• Peter

    CT is probably more like the Advocate, in terms of covering a specialized audience as interested insiders, but it goes to the notion of different media types and what will survive. It’s neither European or Amercan, just as GR isn’t nonideological media criticism, like CJR, but also not Breitbart’s Big Journalsm.

  • Bob Smietana

    Ted’s right, there’s a nuance about magazines in general and religious magazines, that’s missing in the American/European categories.

    CT, like Sojourners, US Catholic, the National Catholic Reporter, and a host of other religious magazine all have a distinctive point of view. They’ve always wanted to be fair while maintaining a distinctive voice. That was definitely the case in the years when I was a magazine editor.

    Newspapers on the other hand, can fall into those two camps– American/European–when it comes to news coverage.

    Making things even more complex, there are also some magazines–World and Touchstone in the religious world for example–where the editorial bias shapes the news coverage.

  • tmatt

    Interesting, Bob.

    You see a difference in the editorial approaches of Sojourners and World?

    Why? Both are classic European publications. Do you respect one and not the other? A matter of taste?

  • Deacon John M. Bresnahan

    How about the roll of free-lancers in all this??? I know from doing some free-lance writing that many publications print only stories written by totally clueless journalists whether on their staff or on their list of professional journalists (they don’t even accept submissions from free-lancers no matter their educational background on the topic or even if the topic is non-controversial).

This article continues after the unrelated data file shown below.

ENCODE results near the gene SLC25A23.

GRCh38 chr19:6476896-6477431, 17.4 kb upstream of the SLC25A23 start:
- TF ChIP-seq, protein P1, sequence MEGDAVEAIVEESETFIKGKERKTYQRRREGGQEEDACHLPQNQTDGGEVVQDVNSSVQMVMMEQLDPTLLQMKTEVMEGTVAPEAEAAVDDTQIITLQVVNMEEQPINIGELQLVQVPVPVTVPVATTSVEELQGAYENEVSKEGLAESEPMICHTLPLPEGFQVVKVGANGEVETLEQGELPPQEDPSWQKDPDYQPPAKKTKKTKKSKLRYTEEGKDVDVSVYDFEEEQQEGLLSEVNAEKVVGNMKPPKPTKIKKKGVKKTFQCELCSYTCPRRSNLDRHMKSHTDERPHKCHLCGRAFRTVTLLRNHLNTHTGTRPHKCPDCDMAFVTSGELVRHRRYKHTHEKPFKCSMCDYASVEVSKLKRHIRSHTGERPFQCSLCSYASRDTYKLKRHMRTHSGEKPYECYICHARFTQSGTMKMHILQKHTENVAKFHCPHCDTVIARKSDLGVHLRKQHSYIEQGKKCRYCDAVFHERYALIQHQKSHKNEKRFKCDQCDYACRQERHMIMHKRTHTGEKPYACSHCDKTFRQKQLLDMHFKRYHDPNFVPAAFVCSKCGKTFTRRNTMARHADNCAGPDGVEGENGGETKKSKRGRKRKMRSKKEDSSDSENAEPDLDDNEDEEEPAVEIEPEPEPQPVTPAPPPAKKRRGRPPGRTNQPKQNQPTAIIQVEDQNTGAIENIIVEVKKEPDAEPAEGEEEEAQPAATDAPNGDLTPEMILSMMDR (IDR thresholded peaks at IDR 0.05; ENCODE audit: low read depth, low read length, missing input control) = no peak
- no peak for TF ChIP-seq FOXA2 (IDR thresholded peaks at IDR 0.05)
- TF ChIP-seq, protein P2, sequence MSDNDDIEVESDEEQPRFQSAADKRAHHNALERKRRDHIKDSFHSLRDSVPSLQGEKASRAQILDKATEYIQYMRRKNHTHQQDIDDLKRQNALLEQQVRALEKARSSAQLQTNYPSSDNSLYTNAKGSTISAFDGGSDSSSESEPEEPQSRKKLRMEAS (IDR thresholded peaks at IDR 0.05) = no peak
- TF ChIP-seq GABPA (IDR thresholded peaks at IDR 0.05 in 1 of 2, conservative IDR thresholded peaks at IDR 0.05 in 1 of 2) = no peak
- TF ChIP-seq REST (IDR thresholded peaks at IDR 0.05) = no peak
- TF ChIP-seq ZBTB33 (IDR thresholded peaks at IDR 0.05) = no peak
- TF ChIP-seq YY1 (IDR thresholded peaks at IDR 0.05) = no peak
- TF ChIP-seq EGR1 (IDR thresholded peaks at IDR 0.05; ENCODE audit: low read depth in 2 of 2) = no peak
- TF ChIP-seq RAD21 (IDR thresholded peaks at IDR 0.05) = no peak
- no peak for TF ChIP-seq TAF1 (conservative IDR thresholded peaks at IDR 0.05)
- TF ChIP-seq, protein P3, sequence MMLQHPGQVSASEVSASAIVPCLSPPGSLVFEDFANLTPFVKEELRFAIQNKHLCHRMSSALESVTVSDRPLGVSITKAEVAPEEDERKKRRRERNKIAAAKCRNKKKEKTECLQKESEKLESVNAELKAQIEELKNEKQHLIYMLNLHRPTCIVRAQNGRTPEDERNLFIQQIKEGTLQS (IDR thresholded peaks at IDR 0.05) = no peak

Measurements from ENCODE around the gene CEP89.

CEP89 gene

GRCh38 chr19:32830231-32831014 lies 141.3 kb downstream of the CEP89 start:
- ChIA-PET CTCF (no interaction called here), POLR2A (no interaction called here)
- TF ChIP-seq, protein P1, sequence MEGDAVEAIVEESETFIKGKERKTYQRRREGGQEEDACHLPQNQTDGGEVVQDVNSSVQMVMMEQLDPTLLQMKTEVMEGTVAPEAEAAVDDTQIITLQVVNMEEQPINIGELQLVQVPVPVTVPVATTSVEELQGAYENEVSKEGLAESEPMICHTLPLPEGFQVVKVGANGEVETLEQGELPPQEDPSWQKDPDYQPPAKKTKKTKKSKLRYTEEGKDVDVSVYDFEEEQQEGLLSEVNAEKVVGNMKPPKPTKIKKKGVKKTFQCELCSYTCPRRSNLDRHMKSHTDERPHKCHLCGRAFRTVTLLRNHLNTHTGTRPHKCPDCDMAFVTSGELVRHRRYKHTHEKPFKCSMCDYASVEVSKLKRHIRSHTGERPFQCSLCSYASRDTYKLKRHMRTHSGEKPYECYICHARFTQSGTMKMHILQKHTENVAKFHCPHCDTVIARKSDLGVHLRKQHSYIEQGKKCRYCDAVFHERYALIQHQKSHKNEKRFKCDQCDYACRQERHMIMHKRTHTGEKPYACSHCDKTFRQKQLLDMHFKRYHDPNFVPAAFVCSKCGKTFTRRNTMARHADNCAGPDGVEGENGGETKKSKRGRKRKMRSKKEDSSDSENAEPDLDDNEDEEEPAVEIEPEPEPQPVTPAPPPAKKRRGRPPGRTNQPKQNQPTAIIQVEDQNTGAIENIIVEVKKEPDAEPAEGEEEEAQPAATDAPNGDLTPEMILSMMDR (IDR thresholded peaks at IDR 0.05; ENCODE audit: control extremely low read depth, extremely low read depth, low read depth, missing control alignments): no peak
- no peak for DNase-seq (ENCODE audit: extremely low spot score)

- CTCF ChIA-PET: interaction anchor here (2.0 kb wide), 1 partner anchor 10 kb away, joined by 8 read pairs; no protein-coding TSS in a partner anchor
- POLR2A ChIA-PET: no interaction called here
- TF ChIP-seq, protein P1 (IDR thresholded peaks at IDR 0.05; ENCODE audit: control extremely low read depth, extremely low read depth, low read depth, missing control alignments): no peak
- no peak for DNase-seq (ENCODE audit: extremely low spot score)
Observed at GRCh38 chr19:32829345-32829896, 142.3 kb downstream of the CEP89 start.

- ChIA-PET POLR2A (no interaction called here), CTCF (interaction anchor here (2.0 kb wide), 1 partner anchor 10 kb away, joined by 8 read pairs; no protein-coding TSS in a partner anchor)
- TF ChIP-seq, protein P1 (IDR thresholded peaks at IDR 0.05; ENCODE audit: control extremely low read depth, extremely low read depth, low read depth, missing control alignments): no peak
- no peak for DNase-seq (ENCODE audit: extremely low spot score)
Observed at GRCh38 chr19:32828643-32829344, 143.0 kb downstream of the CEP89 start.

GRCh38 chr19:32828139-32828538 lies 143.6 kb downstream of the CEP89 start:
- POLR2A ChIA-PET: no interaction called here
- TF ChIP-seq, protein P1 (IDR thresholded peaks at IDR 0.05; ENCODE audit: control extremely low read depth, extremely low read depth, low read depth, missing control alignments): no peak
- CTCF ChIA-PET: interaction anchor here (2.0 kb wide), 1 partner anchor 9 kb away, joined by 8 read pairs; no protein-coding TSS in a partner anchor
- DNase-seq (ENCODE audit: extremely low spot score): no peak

On the other hand, a while back I was looking at a lot of old 19th and early 20th Century newspapers and magazines in our public library and a huge percentage of the articles in general publications on “specialty” topics like religion had been written by people with some connection to the field they were writing about–they weren’t written by “journalists” or “generalist” reporters.

  • Bob Smietana


    World’s philosophy, as far as I can tell, is that facts and sources which conflict with its point of view are ignored.
    That’s what Olasky argues is biblical objectivity:.
    Sojourners has a definite point of view but is less likely to commit journalistic sins of omission.
    I trust Sojourners, in part because I know editors there and trust them.

  • Bobby

    If blogging for GR and being “on the beat” are mutually exclusive, then we certainly have a problem.

    I guess one question is: Can religious journalists do quality work that rivals or exceeds that in the secular press? I certainly think so, or I wouldn’t be doing what I’m doing. I try to bring the same level of commitment to high-quality journalism to my current work that I did in my time with The Associated Press. And the process of writing, and the style of writing, I use for a Christian Chronicle or CT news story are the same as when I worked for AP.

    At the same time, secular and religious journalism are certainly in different universes. Which is why I can do my day job and still write for GR. Writing for GR would be impossible if we suddenly started critiquing the religious press. :-)